Friday Funtivites: Local History

Well, it is Friday again…for another half hour at least.  We have had the pleasure of hosting out-of-town family, so my posting has been put on the back burner for a few days.  But, I did want to share this week’s Friday Funtivity:  Explore your local history!  And sometimes that means thinking outside the box!

Barrel Warehouse

Kids will love seeing how the barrels are moved into position & stamped.

Were we live in Kentucky, we have an abundance of history in the bourbon industry.  Now, I am not advocating drinking; and our family personally does not partake, but we love to tour local distilleries!  Someone recommended these tours to us or I never would have even known that one could tour a distillery.  The historical facts and even the science behind the products are very

interesting-even to someone who does not drink.  These distilleries are usually located in beautiful countryside with open fields, trees, and even a floating railroad bridge near one.  The kids love seeing the stacks and stacks of barrels (and have no idea what is inside!), the machines & equipment–even the bottling plant is a favorite!   The taste-testing part of the tour is always at the end and is easily avoided–we just leave at that point.  And an added bonus is that these distilleries are free with few exceptions.

Perhaps you do not live in this area (where we can be at 7 or 8 distilleries within an hour and a half drive) or perhaps you do not feel that you could personally go to a distillery with a clear conscience, take away from this post the big picture idea–what do you have in your area that could bring your local history to your children?  Here are a few ideas to consider to get you started planning your own Out of the Box Historical Outing!

  • Do you have a local battlefield that would make a perfect picnic spot?
  • Does your town have a small historical museum that may be free of charge?  (some cities have these in or near the courthouse)
  • Are there any old businesses that may give tours? (or new businesses–it doesn’t always have to be historical)
  • Do you have a historic homes district?  (If these homes do not offer tours or they are too expensive, this is a great place to go on an architecture scavenger hunt!!  How many flying buttresses can you spot???)
  • Do you know of a place that might be fun to tour but they don’t have tours posted?  Give them a call!  Most places are happy to give tours (and sometimes samples–find a candy factory if you can!!) Some places would rather give tours to groups–call 2 or 3 other moms and make an afternoon of it!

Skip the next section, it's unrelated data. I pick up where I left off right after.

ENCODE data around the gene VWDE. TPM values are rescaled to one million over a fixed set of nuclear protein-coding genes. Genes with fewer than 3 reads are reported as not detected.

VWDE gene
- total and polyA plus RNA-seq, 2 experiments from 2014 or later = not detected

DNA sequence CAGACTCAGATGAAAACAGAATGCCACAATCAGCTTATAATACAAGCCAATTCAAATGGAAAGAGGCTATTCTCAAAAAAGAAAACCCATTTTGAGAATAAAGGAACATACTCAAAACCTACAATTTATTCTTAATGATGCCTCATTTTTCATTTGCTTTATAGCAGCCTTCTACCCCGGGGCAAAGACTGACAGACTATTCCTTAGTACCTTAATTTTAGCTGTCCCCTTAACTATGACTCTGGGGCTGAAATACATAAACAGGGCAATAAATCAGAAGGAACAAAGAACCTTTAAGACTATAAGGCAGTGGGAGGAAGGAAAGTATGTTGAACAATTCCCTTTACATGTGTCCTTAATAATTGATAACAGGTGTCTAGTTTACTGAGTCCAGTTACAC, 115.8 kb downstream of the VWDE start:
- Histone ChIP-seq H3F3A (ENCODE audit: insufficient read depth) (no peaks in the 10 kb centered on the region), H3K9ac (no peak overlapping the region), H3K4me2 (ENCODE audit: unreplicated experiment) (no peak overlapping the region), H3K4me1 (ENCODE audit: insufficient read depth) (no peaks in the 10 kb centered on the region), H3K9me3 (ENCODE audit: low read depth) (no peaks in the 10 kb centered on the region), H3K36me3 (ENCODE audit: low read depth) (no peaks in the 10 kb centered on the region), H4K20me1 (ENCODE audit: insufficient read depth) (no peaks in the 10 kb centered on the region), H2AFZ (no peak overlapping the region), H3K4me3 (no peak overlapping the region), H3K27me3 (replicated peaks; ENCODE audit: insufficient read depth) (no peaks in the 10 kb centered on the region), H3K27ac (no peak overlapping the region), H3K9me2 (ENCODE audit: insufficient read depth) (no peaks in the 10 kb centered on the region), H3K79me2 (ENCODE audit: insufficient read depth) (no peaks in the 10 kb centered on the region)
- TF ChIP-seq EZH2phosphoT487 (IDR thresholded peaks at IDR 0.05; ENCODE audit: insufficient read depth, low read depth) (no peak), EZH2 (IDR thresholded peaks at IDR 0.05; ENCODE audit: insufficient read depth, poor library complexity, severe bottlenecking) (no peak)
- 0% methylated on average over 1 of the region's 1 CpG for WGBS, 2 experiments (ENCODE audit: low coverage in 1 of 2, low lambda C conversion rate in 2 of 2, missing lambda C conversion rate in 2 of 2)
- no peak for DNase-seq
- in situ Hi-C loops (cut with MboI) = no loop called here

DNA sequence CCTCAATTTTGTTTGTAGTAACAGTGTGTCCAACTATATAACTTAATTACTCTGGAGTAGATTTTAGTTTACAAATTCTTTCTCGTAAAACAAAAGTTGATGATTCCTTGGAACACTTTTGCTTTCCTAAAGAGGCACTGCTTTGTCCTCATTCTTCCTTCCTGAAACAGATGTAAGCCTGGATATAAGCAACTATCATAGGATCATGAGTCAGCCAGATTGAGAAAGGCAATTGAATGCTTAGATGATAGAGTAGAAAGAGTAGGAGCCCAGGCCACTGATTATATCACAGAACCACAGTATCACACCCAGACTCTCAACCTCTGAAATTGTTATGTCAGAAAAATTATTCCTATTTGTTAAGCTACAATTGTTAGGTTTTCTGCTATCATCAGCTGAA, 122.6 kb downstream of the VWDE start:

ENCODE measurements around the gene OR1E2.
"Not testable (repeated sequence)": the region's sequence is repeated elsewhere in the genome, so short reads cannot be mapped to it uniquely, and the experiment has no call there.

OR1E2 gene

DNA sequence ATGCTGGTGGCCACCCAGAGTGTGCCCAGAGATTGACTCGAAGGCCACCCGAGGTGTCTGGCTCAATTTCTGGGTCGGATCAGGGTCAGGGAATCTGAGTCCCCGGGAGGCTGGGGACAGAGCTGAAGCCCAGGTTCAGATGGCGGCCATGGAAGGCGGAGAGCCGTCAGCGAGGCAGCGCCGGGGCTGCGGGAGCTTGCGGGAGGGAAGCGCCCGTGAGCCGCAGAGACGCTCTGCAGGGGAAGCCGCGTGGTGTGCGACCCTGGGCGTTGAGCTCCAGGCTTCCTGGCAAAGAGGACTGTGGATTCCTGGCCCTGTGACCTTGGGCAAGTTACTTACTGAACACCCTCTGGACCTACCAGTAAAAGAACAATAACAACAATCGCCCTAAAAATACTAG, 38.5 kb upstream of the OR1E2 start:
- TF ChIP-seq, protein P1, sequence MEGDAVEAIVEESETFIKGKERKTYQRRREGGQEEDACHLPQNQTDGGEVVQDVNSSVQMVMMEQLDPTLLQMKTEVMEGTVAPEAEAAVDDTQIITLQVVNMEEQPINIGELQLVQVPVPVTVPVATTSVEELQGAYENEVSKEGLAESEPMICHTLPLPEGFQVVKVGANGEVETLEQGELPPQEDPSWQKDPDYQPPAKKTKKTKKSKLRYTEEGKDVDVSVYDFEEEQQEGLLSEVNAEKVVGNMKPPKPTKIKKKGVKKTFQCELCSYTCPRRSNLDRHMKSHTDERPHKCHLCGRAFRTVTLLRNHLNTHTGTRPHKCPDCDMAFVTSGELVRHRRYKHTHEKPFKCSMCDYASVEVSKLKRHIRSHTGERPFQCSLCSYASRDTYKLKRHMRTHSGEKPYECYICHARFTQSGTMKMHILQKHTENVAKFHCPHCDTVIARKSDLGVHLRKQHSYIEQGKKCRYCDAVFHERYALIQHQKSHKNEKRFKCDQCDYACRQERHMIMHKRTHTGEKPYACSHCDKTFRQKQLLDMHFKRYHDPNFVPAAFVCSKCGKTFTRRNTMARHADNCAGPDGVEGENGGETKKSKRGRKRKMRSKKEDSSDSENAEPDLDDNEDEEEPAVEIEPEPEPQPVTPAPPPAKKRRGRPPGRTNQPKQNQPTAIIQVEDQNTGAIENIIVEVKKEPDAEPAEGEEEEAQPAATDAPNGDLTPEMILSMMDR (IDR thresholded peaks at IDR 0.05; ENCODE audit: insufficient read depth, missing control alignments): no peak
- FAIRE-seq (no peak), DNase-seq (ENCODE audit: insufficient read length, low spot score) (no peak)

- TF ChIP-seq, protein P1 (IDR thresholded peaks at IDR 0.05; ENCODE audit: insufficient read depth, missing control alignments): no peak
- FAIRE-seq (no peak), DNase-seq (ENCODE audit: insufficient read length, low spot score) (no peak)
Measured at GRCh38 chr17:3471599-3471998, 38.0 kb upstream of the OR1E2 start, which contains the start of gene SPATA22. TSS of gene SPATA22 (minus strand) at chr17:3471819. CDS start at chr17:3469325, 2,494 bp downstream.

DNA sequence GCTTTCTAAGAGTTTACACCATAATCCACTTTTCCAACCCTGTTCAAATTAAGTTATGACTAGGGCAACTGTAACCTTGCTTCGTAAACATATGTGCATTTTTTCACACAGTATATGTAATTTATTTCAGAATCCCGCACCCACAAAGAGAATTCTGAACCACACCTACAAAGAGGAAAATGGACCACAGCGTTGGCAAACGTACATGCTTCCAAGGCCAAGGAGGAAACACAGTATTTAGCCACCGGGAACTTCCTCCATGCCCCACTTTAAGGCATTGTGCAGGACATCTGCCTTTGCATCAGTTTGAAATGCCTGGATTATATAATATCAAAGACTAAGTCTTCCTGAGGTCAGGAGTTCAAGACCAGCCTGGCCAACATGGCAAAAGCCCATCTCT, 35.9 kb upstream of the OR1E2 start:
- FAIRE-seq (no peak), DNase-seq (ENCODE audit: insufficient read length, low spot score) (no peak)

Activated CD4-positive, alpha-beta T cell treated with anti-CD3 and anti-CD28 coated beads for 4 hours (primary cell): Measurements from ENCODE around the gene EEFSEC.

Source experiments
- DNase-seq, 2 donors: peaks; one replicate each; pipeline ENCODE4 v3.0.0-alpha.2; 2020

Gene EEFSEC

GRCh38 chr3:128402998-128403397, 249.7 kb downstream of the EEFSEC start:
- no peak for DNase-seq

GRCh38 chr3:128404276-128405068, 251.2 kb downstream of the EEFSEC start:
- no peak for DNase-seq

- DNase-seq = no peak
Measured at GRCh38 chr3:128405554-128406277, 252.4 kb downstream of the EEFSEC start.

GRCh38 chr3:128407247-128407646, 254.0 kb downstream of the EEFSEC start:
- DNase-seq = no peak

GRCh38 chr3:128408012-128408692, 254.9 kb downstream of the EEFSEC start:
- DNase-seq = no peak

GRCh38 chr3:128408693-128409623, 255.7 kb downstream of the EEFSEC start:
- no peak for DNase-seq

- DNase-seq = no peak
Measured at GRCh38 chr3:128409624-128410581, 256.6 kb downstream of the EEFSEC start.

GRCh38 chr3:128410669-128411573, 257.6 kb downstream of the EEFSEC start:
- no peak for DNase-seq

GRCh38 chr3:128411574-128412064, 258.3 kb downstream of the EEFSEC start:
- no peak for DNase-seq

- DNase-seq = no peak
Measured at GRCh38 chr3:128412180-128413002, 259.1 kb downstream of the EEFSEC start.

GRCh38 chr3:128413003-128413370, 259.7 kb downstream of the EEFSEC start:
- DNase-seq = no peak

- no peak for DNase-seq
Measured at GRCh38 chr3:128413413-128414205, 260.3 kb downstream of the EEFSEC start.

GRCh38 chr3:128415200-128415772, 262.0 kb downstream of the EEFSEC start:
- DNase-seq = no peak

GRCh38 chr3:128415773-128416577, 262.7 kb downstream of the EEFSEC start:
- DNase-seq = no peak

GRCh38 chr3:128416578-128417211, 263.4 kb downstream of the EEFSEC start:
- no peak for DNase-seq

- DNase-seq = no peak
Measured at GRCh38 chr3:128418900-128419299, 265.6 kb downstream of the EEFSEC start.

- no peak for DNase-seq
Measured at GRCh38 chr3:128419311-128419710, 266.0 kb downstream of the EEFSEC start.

• Does the bus depot or train station offer tours?
  • Search the internet for free activities in your area.  Try

Your town doesn’t have any of these attractions?  Or they do, but they are way too expensive? Here are a few  suggestions for you:

  • Take the kids to the main branch of your local library and ask for microfiche of old newspapers.  Not sure what date to check out?  How about your child’s birthday 100 years ago?  Or the date great grandparents were born or wed?  Point out the prices of things.  Show the kids the headlines and discuss how they are alike or different from today’s papers.  Are there ads for any businesses that are still around?
  • Check out a few books from a specific time–from your area or not.  Let the kids write their own newspaper set in that time period.  Paper can easily be turned aged-brown by putting a tea bag in hot water for a few minutes, pour it into a shallow pan, soak the paper in it (after printing if using the computer), then lay on newspaper and press with paper towel, then hang to dry.
  • For added fun, let the kids dress up in time period clothing and take pictures.  Using the “sepia” setting, print the pictures and add them to their newspaper.  Let them make advertisements for the local haberdasher or the milliner.
  • Kids can also search for pictures and/or facts on the internet.
  • Do you have a “Senior Saint” in your church or neighborhood that would be willing to share stories of the good ol’ days?  With your friend’s permission, let each child write down 3-5 questions to ask.  The kids can take notes or record their interview.
Wild Turkey

Making history fun!




What have you done to make local history come alive for your children?  I’d love you to share in the comments section!!


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